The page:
By Maggie Shiels
Technology reporter, BBC News, San Francisco
Steve Jobs' appearance in June had everyone talking
In a surprise move, Apple said it is to abandon its annual tech gathering Macworld after this January's event.
Meanwhile news that the keynote address will not be given by CEO Steve Jobs has reignited speculation about his health following cancer four years ago.
Concern was raised earlier in the year when Mr Jobs appeared at the firm's developer conference looking gaunt.
Apple spokesman Steve Dowling refused to discuss the issue and said shows like Macworld were no longer relevant.
"Apple is steadily scaling back on trade shows and in recent years is reaching more people in more ways than ever before," Mr Dowling told BBC News.
"Every week 3.5 million people visit our retail stores. And like many companies, trade shows are a minor part of how Apple reaches its customers."
Mr Dowling also said that as the company had scaled back on such shows, it had ramped up "stand-alone launch events like the September iPod launch seen by millions of people on the internet".
IDG which runs the show put a brave face on things.
"We are on track for a terrific show with strong attendance numbers and nearly 500 exhibitors showcasing their products," Paul Kent, general manager of Macworld Expo told the BBC.
"The conference and expo has thrived for 25 years due to the strong support of tens of thousands of members of the Mac community worldwide. We are committed to serving their interests," he said.
Macworld is regarded as a highlight for Apple fans with new product launches fronted by Mr Jobs.
Mr Jobs managing to see the funnier side over stories about his health
When Mr Jobs went on stage at Apple's world wide developer conference in June, his physical appearance shocked many. He appeared thin and emaciated and speculation became rife that he had suffered a setback after a bout of pancreatic cancer in 2004.
Later in the year, he joked about it on stage in San Francisco when he launched the new range of iPods. At one point in his demonstration he appeared in front of a giant screen that displayed the words "the reports of my death are greatly exaggerated".
This was in reference to an obituary that had been mistakenly published.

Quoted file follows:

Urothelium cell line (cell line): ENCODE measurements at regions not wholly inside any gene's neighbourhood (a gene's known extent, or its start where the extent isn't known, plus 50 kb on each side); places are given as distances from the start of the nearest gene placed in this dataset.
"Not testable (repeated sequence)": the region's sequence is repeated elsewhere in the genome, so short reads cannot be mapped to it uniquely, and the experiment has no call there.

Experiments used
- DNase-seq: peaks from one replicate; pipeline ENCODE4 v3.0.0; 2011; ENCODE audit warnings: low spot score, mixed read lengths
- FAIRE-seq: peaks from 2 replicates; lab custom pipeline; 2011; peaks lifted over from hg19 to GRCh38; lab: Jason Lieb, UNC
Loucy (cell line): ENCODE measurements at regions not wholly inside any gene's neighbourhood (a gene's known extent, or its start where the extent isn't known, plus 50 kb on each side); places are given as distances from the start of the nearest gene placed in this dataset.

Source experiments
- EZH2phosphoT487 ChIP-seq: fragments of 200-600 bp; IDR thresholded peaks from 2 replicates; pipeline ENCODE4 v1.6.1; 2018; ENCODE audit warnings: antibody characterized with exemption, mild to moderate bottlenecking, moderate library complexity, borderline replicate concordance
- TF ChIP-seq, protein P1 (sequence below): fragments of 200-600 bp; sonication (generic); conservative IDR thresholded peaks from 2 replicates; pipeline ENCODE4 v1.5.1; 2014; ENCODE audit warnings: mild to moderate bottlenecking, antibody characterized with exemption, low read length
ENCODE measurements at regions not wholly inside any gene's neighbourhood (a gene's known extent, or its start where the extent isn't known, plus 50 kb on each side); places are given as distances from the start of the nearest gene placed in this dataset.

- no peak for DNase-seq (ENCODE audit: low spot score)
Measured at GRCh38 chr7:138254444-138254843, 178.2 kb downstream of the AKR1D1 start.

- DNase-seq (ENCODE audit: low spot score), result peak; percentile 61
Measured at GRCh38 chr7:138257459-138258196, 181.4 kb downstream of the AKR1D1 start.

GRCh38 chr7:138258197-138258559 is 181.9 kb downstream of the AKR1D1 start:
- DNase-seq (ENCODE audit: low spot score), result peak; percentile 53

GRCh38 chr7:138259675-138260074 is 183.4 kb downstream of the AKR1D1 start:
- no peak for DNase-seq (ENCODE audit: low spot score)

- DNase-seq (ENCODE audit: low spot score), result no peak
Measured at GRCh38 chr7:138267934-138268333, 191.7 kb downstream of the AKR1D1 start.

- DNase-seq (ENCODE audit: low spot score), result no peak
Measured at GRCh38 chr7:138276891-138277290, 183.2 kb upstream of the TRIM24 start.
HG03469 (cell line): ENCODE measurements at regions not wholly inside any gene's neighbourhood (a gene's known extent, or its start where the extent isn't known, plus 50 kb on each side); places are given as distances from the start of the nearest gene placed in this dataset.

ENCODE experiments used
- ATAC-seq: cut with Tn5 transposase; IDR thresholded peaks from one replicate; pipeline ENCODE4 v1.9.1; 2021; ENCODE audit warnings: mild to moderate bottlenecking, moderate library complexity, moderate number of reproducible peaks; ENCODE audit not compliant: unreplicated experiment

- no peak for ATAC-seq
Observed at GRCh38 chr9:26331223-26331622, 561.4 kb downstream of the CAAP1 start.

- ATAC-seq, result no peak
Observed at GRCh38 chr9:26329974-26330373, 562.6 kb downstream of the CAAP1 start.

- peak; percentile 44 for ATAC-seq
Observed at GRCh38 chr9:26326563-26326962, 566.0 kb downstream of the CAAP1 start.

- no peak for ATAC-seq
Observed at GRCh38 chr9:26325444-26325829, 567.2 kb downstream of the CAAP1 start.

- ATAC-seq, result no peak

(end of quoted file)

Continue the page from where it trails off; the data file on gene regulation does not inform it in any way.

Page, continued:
But analysts are again pointing to the possibility that Mr Jobs's health is an issue.
"I think Steve's health is a factor," analyst Gene Munster of Piper Jaffray told MarketWatch.
"I think it means there's a change of power at Apple... Steve Jobs is playing less of a role. And that is not up for debate.
"Apple could have dismissed a lot of rumours by having him give the final keynote and they opted not to."
The keynote will be presented by Phillip Schiller who is Apple's senior vice-president of worldwide product marketing.
Falling share price
It has not been a good week for Apple.
The laptop weighs 1.3 kilograms and costs £1,200
Earlier Goldman Sachs analyst David Bailey downgraded the stock, cut his estimate for Apple's 2009 profit and warned "some nicks have started to emerge".
Mr Bailey pointed out that the first two quarters of next year would be tough for the company with deteriorating consumer demand.
"Shipments of MacBooks, iPod nanos and iPhone were all slightly lower than what was expected going into the [December] quarter," he wrote in a note to clients.
However he said Apple's ability to innovate would keep it ahead of the competition.
Sales of Macs in US stores last month fell 1% from a year ago, while industry-wide PC sales rose 2%, according to research firm NPD Group Inc which tracks retail sales.
Shares of Apple fell just over 5% in after hours trading on the news of the Macworld announcement to close at more than $99.444 (£58).